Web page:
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Highlighting the ongoing advocacy of Common Ground Health’s Senior Adult Community Engagement project, local officials proclaimed September BIPOC/Black and Brown Senior Month during a ceremony Sept. 16 at City Hall.

Participating in the event were Registered Nurse Phyllis Jackson, community wellness project manager at Common Ground Health; State Senator Samra Brouk; Monroe County Executive Adam Bello; Rochester Mayor Malik Evans; Rochester Councilman Michael Patterson; Wade Norwood, CEO of Common Ground Health; Ann Marie Cook, CEO of Lifespan; and Florence Clemmons, Curbside Market manager for Foodlink.

“Ordinary BIPOC/Black and Brown seniors are doing extraordinary work every day,” said Jackson, who leads the SACE project for Common Ground Health. “However, their contributions and voices are rarely recognized. SACE is determined to change that.”

The SACE Project is a group of senior adults of color from diverse educational, health and socioeconomic backgrounds. Many participated in a health research project conducted by the University of Rochester, Common Ground Health and other community partners to educate senior adults of color in the basics of health research. It provided them the skills to collect, evaluate, and utilize data; participate in clinical and community-based research; and become managers of their own health and healthcare.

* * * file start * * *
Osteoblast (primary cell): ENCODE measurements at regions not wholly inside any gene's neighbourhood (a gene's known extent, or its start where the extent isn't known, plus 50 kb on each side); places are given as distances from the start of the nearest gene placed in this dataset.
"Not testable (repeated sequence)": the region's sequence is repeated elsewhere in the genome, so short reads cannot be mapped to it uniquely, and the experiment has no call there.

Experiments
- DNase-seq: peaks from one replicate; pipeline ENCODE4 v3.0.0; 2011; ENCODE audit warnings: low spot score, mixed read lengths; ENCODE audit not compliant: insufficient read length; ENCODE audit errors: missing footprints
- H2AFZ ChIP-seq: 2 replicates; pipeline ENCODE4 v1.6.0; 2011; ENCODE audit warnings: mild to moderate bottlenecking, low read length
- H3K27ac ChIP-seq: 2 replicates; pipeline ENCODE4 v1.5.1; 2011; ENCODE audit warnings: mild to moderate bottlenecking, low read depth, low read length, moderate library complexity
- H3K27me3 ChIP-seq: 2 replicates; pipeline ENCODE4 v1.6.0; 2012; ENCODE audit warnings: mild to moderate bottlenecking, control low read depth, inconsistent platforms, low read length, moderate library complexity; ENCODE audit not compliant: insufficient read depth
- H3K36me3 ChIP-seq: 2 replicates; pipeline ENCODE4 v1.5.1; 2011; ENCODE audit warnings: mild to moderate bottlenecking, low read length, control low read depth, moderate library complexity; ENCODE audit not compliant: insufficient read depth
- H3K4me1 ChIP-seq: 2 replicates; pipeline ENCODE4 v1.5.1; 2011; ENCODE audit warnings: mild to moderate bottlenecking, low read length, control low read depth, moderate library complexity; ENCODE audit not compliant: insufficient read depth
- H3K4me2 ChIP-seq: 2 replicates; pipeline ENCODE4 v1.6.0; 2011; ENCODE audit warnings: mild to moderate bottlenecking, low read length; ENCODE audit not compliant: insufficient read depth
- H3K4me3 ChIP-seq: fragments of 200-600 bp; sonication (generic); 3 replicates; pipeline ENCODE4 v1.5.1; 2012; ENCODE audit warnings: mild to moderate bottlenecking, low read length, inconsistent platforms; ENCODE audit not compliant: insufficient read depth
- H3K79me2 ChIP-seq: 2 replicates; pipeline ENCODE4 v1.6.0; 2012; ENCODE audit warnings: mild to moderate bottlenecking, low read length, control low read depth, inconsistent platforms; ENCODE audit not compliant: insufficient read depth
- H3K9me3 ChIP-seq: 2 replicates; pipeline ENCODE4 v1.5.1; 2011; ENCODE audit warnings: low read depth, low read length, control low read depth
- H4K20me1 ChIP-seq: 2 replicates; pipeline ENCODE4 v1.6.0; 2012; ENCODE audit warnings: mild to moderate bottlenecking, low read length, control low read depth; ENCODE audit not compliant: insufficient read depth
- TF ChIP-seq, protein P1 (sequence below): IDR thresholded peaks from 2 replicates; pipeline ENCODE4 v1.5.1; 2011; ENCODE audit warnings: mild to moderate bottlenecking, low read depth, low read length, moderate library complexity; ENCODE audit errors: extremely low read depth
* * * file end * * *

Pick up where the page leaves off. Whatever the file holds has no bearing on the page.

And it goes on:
The SACE Project elevates the senior adult voice, particularly those of Black and Brown seniors, to a place of value and inclusion in every area of community engagement that affects seniors, their families and their caregivers/providers.

“We do something very special for our children and grandchildren when we pour the wisdom of their elders into them,” said Wade Norwood, CEO of Common Ground Health. Turning to the SACE members, he said, “That’s what you all have been doing with health planning. You have been pouring your wisdom into it.”

SACE members have contributed to efforts including COVID education, SAGE II commission efforts, senior mental health, general health literacy, food access, combatting social isolation and pushing for safe, adaptable and affordable housing for seniors.

Clemmons of Foodlink spoke about the role that SACE members and others have played in serving as ambassadors of the Curbside Market for their fellow residents of senior housing complexes. She said this work is helping to fight food insecurity among seniors.

According to Feeding America, before the COVID-19 pandemic, 5.3 million seniors across the country were considered food insecure, meaning they had limited or insecure access to healthy food. Due to economic disruption, the pandemic also increased food insecurity rates. During the pandemic, according to a 2021 New York State Health Foundation survey, 21 percent of food-insecure New Yorkers delayed or skipped medical care to pay for food and 13 percent of food-insecure New Yorkers did not purchase prescription medications so they could put food on the table.

“We want to make sure we meet the seniors where they are,” Clemmons said. “We know that they are in wheelchairs and have mobility issues. We know that some are at a point where they are homebound. They will not come out, especially during this pandemic, and so there’s a lot of suffering in silence.”

 

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